Journalists who go abroad to bring us stories from the rest of the world offer us a great service.  From the comfort of our homes or offices, we can join them as they endure the extremes of climate, squallor of poverty or the tragedy of violence.  (Unless, of course, they are travel writers on assignment to Tahiti.  The yin and yang of the trade, I suppose...)
As a recent story in the Christian Science Monitor points out (which I first came across on Harvard's World Health News) many of these journalists are finding it difficult to simply observe difficult situations, and not do anything about it.  Their desire to help, however, sometimes conflicts with their goal to remain objective for the story.  
The article covers the spectrum of opinion on the subject, from quoting journalists who say they never get involved to those who can't help not being involved.  Personally, I don't think it hurts the story to help.  At the same time, one has to know how to help. 
Throwing money around in the middle of the street in a poor neighborhood isn't the answer, but refusing to buy someone a meal who you know is malnourished and hungry seems a little harsh.  In Islam, as in other religious traditions, feeding the hungry is a great act of worship.  Refusing small kindnesses to others only hardens one's own heart--one goes from being an objective observer to a callous one.  
As Kelly McBride, an ethics group leader at The Poynter Institute, says, "I don't think you have to separate being human from being a reporter."
I'd agree...  


     - Sarah Ismail

Sunday, April 02, 2006

The New Voyages

Okay, continuing on the Star Trek theme, I've discovered that some Trekkers are not content with the loss of all things Star Trek. No, they want new episodes and they're not sitting around waiting for Paramount to do it.

So, for your viewing pleasure, a group has started making Star Trek episodes called the "New Voyages" which features the original Star Trek crew in, well, new voyages. There are two episodes out so far, one in post-production and two more in pre-production.

The episodes are free to download and they apparently aren't making any money from their efforts, though one wonders where they are getting the time and money to do so. Of course, like most Trekkers, they're probably still living in their parents' home...

If you're too busy to watch them on your computer, you can always download them to your iPod. I've seen part of the first episode so far, and the acting is not the best, but the special effects are surprisingly good, especially in scenes where they show the Enterprise flying about. Just goes to show you how computer animation is becoming more accessible and giving more people a chance to make their own movies.

Wednesday, March 22, 2006

Remember cloaking?

Okay, you Star Trek geeks, you remember how the Romulans had cloaking technology? I know I'm exposing myself by posting this, but there are more of you out there than care to admit it!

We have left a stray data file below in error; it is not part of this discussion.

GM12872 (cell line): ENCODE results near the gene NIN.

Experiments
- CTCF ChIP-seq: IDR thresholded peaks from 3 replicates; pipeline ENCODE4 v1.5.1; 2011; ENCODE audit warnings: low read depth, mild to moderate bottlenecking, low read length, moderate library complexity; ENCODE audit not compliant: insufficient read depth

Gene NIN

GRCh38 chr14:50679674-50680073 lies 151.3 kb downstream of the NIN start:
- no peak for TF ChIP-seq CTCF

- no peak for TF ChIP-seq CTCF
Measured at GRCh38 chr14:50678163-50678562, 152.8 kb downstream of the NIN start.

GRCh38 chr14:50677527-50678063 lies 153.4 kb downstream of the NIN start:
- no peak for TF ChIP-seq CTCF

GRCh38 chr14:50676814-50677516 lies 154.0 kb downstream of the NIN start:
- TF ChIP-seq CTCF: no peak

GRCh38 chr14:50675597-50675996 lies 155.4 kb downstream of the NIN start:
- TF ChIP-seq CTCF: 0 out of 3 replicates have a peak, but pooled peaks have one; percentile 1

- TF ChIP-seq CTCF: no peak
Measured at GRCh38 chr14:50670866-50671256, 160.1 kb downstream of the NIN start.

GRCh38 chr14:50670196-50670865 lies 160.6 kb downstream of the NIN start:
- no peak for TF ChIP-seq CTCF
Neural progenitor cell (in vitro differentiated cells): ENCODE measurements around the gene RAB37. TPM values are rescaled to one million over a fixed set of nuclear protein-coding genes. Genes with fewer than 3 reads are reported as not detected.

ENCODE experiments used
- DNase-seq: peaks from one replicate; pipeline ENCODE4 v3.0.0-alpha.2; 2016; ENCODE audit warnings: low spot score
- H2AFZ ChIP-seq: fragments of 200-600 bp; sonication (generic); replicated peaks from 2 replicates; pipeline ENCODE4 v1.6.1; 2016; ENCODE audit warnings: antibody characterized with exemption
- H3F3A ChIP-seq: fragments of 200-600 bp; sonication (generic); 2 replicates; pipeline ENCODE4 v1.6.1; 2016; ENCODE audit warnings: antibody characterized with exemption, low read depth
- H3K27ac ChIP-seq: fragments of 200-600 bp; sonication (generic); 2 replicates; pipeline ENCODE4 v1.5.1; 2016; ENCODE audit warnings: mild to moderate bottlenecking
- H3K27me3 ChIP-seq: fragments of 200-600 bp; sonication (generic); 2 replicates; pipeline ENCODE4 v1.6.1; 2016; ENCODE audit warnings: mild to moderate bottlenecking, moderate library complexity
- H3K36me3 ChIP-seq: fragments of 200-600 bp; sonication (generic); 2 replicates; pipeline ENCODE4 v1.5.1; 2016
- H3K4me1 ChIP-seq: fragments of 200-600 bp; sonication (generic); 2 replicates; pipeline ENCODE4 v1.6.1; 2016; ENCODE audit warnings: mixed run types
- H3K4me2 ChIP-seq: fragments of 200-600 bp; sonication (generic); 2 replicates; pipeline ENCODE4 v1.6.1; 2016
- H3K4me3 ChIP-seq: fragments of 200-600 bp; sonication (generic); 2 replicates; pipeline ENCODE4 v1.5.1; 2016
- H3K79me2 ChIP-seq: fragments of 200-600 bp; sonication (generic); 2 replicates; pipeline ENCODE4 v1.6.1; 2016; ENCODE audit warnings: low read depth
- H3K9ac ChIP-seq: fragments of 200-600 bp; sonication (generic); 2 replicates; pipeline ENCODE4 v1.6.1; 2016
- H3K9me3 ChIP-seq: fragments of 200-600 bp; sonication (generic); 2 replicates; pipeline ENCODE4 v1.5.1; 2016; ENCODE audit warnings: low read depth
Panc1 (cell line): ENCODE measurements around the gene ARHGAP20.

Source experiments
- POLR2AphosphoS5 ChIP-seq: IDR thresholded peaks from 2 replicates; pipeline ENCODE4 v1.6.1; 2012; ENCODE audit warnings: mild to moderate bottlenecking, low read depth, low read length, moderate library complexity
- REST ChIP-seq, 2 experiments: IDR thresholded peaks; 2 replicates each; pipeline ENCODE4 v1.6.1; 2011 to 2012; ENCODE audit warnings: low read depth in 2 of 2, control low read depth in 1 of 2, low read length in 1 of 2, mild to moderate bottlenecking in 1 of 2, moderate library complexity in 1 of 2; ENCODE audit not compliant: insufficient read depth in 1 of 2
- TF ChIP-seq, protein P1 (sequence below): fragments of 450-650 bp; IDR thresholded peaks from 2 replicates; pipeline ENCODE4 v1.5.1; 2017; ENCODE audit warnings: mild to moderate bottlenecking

Well, in a case of science fiction becoming science, some dudes discovered a way to shine a laser on an object so that the object disappears.  The catch? The effect only works on the infrared spectrum of light, which means we can't see it happen (which makes it a real lousy trick at dinner parties - " Watch as I shine a laser on your hand to make it disappear.  Dude, it's still there.  Ah, yes, but it is invisible in the infrared spectrum of light! Oh, ok.). 
But the principle could possibly be extended to the visible spectrum of light and then you'd have cloaking technology for real...

Wednesday, March 15, 2006

Resurrecting Bethany

Update on Bethany (3/31): IL Facilities Planning Board public meeting

Bethany is believed by Christians to be the hometown of Lazarus, a man Christians believe Jesus (peace be upon him) raised from the dead. It is a town not far from Jerusalem and in Christian history is also associated with other important events in the life of Jesus (peace be upon him). Today the site is called Al Ayzariyah, Arabic for "the place of Lazarus."

Today, Advocate Bethany Hospital is at the center of a brewing controversy in Chicago, over Advocate's plan to convert Bethany from a hospital to a long-term acute-care facility. The 150-bed hospital is on Chicago's West Side and serves a primarily indigent minority population in the Lawndale neighborhood.

I did a pediatrics rotation at Bethany in my third year. The attending ran a very busy outpatient clinic at the hospital and we got to see kids come in with all the usual complaints (runny noses, fevers, strep throat, hernias, immunizations) as well as things one tends to see more of in the inner city (asthma, lead poisoning from paint chips, developmental delay from maternal substance abuse during pregnancy). We also got to see newborns in the nursery and frequent lectures on various pediatric topics. It was a great hands-on experience with an excellent attending and I'd love to see the hospital stay open.